by Kim Johnson
Going through a divorce is complicated and impacts your life in so many ways. Anxiety, worry, insomnia, weight loss or gain, depression and loneliness are just some of the things you may experience. Many counselors may automatically blame your suffering on your break-up. However, these problems can also develop if you are a victim of narcissistic abuse.
What is Narcissistic Abuse?
Narcissistic abuse is a hypernym for the psychological, financial, sexual, and physical abuse by someone with narcissistic traits or narcissistic personality disorder (NPD). Whether or not the divorce was your choice, recognizing the effects of living with a narcissistic spouse isn’t easy. Their behavior can begin subtly, with a slow and deliberate march of manipulation and calculated control.
Unfortunately, narcissists are not branded with a big “NPD” on their forehead. They hide in plain sight masquerading as some of the most charismatic and charming people. You may be looking back wondering how you could have missed the signs. But the blame is not yours. The abuse executed by a narcissist is not your fault.
I was drawn to my narcissistic ex-spouse by his charisma. Extremely intelligent, his control and manipulation came off as confidence. He made sure I knew he “chose” to ask me out instead of another gal. Of course, now I know that was a HUGE red flag. But at the time, the stars in my eyes blinded me to the truth. He sucked me into his victim mentality, and I genuinely believed it was within my power to make him happy. I even thought it was my responsibility.
Narcissists Seem So Perfect at First
This is a common pattern for the narcissistic abuser. At first, they seem so perfect. Artificially charming, they can morph into whatever personality is needed to be perceived as super likable. They sweep you off your feet and make sure you know how completely wonderful they are in every way. Unfortunately, it is a smokescreen.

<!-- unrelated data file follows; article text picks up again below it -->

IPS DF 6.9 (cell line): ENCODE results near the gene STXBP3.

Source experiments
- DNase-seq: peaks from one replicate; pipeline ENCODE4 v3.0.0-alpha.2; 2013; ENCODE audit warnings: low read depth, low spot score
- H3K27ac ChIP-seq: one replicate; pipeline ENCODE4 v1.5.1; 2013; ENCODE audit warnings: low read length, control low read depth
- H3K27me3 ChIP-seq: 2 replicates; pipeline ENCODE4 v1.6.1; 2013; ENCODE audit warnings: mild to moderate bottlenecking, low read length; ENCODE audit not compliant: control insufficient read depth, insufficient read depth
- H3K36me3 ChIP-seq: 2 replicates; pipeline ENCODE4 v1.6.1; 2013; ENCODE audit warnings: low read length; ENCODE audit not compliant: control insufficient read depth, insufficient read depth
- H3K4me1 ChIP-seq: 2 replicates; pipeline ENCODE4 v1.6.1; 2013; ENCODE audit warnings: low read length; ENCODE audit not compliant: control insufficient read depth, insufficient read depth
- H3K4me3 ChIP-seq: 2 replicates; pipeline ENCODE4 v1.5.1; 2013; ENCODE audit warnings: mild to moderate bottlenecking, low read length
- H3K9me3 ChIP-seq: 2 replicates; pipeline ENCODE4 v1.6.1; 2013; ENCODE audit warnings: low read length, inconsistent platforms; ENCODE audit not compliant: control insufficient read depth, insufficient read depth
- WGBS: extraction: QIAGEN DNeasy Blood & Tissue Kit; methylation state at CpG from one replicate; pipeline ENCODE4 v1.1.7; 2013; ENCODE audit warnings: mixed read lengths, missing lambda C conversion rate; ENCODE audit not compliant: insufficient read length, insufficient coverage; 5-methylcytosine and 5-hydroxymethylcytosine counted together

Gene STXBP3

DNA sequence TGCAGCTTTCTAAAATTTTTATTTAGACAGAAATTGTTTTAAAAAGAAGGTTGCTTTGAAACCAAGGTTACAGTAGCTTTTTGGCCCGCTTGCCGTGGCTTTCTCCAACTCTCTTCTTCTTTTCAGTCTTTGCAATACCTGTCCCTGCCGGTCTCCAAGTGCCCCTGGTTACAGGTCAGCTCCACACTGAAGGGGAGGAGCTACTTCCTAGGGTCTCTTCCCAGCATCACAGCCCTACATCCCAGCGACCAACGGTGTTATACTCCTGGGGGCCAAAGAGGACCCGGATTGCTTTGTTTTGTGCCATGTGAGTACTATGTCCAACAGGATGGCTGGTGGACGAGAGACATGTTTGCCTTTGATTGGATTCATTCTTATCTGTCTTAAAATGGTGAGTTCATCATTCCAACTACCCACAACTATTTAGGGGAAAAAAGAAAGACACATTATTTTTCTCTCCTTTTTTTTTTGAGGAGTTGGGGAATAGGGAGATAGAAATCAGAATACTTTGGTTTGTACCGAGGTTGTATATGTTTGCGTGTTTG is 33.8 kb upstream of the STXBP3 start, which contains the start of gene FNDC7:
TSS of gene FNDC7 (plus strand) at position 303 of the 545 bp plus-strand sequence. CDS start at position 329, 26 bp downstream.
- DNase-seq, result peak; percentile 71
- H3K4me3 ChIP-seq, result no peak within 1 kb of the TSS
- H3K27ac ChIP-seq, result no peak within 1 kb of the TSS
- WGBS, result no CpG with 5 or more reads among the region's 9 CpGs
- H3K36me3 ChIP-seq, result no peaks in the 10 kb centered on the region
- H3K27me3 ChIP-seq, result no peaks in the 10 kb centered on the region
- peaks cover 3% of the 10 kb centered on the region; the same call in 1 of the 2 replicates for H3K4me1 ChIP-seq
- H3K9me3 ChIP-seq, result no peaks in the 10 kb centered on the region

Once they have you hooked and emotionally invested in the relationship, there’s a flip. Selfish behavior becomes the norm, and you find yourself working harder and harder to meet their needs. Then the devaluing and criticizing begins, making the relationship officially toxic.
The spiral continues and becomes an endless struggle. The problem is, you’ve lost the war even before the first battle. But you don’t know that. I didn’t. For years I assumed the anger, criticism and failures were my fault. I read every book I could find about relationships and tried it all to make things better. Nothing worked but I continued to try. Unfortunately, it’s like filling a hole in a dam at one end while the water has already rushed out at the other. All your efforts will never make a difference.